Secondary brain injuries are considered poten-tially preventable injuries. Systemic hypotension (systolic blood pressures <90 mm Hg), hypoxemia (Pao2<60 mm Hg), hypercapnia (Paco2>50 mm Hg), and hyperthermia (temperature >38.0°C) have a negative impact on morbidity and mortality following head injuries, likely because of their contributions to increasing cerebral edema and ICP. Hypotension and hypoxia are recognized as major contributors to poor neurological recov-ery from severe TBI. Hypoxia is the single most important parameter correlating to poor neuro-logical outcomes following head trauma and should be corrected at the earliest possible opportunity. Hypotension (mean arterial blood pressure <60 mm Hg) should also be treated aggressively, using fluid or vasopressors, or both, to assure cere-bral perfusion.
In the absence of a clot requiring evacuation, medi-cal interventions are the primary means of treating elevated ICP following head trauma. Normal cerebral perfusion pressure (CPP), the difference between mean arterial pressure and ICP (ie, MAP − ICP CPP), is approximately 10 mm Hg. ICP monitoring is not required for conscious and alert patients; in addi-tion, patients who are intentionally anticoagulated or who have bleeding diathesis in response to trauma should not have ICP monitoring. However, an ICP monitor should be placed when serial neurological examinations and additional clinical assessments reveal impairment, or when there is an increased risk for elevated ICP (Table 39–1). Interventions to reduce ICP are indicated when readings are higherthan 20–25 mm Hg. Although multiple studies have evaluated interventions aimed at improving CPP and managing ICP without finding obvious outcomes benefit for any treatment scheme, current Brain Trauma Foundation guidelines recommend maintaining CPP between 50 and 70 mm Hg and ICP at less than 20 mm Hg for patients with severe head injury.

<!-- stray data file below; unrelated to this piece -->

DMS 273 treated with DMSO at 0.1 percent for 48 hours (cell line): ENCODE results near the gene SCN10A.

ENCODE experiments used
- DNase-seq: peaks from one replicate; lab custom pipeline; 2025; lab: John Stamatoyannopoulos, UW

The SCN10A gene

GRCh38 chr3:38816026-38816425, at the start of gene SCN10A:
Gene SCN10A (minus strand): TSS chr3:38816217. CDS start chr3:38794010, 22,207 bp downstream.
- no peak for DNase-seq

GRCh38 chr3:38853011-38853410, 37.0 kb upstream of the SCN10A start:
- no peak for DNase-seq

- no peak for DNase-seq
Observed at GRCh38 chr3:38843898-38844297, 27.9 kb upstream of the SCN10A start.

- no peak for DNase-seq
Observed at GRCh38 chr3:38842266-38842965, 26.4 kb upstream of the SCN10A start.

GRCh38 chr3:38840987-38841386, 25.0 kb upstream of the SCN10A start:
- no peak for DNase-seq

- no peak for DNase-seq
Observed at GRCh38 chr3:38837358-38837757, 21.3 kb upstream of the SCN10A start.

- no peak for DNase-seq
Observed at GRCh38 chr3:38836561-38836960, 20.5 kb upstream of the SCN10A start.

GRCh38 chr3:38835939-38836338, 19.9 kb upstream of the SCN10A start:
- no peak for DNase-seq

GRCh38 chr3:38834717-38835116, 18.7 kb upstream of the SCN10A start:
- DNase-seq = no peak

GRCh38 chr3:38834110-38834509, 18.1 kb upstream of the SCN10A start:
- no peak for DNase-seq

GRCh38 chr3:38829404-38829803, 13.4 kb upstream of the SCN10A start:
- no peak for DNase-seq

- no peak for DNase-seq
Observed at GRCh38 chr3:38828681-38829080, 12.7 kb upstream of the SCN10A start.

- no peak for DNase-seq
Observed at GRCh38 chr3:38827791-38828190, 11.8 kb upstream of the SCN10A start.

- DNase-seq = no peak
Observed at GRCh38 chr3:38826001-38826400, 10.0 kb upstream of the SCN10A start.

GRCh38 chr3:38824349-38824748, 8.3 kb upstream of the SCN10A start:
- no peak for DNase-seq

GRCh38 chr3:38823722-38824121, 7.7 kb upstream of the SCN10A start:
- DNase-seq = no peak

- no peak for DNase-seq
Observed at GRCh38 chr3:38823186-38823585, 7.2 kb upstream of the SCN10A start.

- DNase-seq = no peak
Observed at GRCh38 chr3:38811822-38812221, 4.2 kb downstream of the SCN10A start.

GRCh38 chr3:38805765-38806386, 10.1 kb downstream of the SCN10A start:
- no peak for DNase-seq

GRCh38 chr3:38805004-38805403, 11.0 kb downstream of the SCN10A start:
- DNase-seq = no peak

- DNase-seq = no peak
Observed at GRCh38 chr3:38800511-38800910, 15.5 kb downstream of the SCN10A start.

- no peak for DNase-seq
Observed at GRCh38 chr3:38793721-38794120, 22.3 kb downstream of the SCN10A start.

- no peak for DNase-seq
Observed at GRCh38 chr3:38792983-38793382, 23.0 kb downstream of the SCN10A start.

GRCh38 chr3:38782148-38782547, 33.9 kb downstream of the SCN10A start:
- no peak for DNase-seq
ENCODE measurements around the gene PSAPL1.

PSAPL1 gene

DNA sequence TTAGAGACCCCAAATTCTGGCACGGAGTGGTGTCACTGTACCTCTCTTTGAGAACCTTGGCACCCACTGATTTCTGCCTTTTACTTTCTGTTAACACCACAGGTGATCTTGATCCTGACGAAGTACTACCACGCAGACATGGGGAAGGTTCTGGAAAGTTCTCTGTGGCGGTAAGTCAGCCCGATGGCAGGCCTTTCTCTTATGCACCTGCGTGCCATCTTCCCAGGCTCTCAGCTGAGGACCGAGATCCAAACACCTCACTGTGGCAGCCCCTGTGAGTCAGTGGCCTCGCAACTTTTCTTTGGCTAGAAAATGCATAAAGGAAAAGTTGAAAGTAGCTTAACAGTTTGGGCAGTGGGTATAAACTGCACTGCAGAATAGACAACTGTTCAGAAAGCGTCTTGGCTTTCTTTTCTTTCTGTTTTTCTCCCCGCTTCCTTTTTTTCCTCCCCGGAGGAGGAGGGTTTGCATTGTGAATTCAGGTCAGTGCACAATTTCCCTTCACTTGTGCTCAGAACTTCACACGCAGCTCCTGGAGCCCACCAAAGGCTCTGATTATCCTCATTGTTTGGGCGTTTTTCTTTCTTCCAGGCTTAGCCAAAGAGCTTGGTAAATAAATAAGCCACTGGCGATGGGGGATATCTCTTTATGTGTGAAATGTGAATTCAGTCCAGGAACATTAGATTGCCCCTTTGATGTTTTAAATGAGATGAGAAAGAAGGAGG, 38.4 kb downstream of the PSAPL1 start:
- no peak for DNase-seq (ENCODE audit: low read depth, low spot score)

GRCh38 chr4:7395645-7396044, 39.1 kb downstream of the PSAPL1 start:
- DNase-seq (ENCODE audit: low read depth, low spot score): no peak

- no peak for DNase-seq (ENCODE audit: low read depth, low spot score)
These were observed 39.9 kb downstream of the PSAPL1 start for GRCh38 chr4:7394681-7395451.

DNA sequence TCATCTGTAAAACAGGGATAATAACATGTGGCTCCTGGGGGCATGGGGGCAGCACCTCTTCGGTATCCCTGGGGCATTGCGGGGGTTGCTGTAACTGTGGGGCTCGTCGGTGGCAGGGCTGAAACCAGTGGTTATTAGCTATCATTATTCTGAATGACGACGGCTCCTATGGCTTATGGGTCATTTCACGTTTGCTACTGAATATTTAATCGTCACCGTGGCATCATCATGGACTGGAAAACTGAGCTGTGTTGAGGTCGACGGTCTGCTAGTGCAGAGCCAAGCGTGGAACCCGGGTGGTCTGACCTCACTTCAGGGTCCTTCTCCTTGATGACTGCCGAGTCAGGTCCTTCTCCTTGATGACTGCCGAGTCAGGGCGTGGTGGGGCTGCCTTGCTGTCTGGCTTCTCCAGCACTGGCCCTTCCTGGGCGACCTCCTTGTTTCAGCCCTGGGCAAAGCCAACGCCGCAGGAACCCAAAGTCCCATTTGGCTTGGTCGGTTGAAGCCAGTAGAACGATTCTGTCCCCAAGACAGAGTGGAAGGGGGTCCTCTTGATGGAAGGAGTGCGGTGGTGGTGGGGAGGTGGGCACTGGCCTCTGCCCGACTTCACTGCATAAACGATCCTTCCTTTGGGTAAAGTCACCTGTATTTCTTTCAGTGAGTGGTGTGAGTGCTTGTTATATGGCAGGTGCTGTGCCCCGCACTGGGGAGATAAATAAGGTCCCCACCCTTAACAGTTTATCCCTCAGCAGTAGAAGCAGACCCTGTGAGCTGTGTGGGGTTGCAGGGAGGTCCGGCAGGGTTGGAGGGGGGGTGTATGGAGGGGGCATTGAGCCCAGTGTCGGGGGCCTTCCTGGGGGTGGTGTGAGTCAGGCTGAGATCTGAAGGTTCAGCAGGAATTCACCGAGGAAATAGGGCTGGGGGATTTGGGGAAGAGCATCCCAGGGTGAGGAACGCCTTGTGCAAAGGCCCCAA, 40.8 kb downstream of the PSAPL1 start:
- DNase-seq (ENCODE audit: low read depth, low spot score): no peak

Cerebral blood flow is related to arterial car-bon dioxide concentration in a dose-dependent relationship. As arterial carbon dioxide levels decrease, cerebral vasoconstriction occurs, reduc-ing ICP. Conversely, as arterial carbon dioxide levels rise, cerebral vasodilation occurs, increasing ICP. Changes in arterial carbon dioxide levels exert a prompt cerebral blood flow and ICP response, mak-ing hyperventilation an effective intervention when brain herniation is suspected or proven. However, this intervention must be appreciated in the context of TBI: hyperventilation in the presence of systemic hypotension increases the risk of neurological isch-emia and should be avoided in the early stages of resuscitation for patients with TBI.
Osmotic diuretic therapy is another com-monly used and widely accepted method for reduc-ing elevated ICP. Intravenous mannitol doses of 0.25–1.0 g/kg body weight are effective in draw-ing intravascular fluid into the vascular system. As extravascular fluid is drawn into the vascular sys-tem, brain edema and ICP will decrease. Because this intervention is very effective for inducing brisk diuresis, serum osmolarity and electrolytes (particu-larly potassium) must be monitored.
Barbiturate coma is an intervention thatattempts to decrease cerebral metabolic rate, cerebral blood flow, and cerebral oxygen demand in order to reduce elevated ICP and suppress the metabolic rate of ischemic cells until cerebral perfusion improves. Hypotension is commonly associated with this ther-apy, which should limit its use in the hemodynami-cally unstable patient. Vasopressors may be used in order to maintain CPP between 50 and 70 mm Hg. The pentobarbital dose administered is based upon electroencephalographic evidence of burst suppres-sion in order to maximally reduce the cerebral meta-bolic rate of oxygen.
The presence of a severe head injury in the pres-ence of other major traumatic injuries and ongo-ing hemorrhage creates a situation in which patient management goals may conflict. As noted above, in the head-injured patient requiring emergent decompression, mean blood pressures must be maintained between 50 and 70 mmHg to assure adequate CPP and prevention of secondary isch-emic neurological injuries. In patients without brain injury, hemorrhage is usually treated with a more hypotensive goal until bleeding is controlled. Deference is paid to the most life-threatening condition as the priority intervention with the expectation that CPP be maintained throughout, even if this approach results in greater transfusion requirements.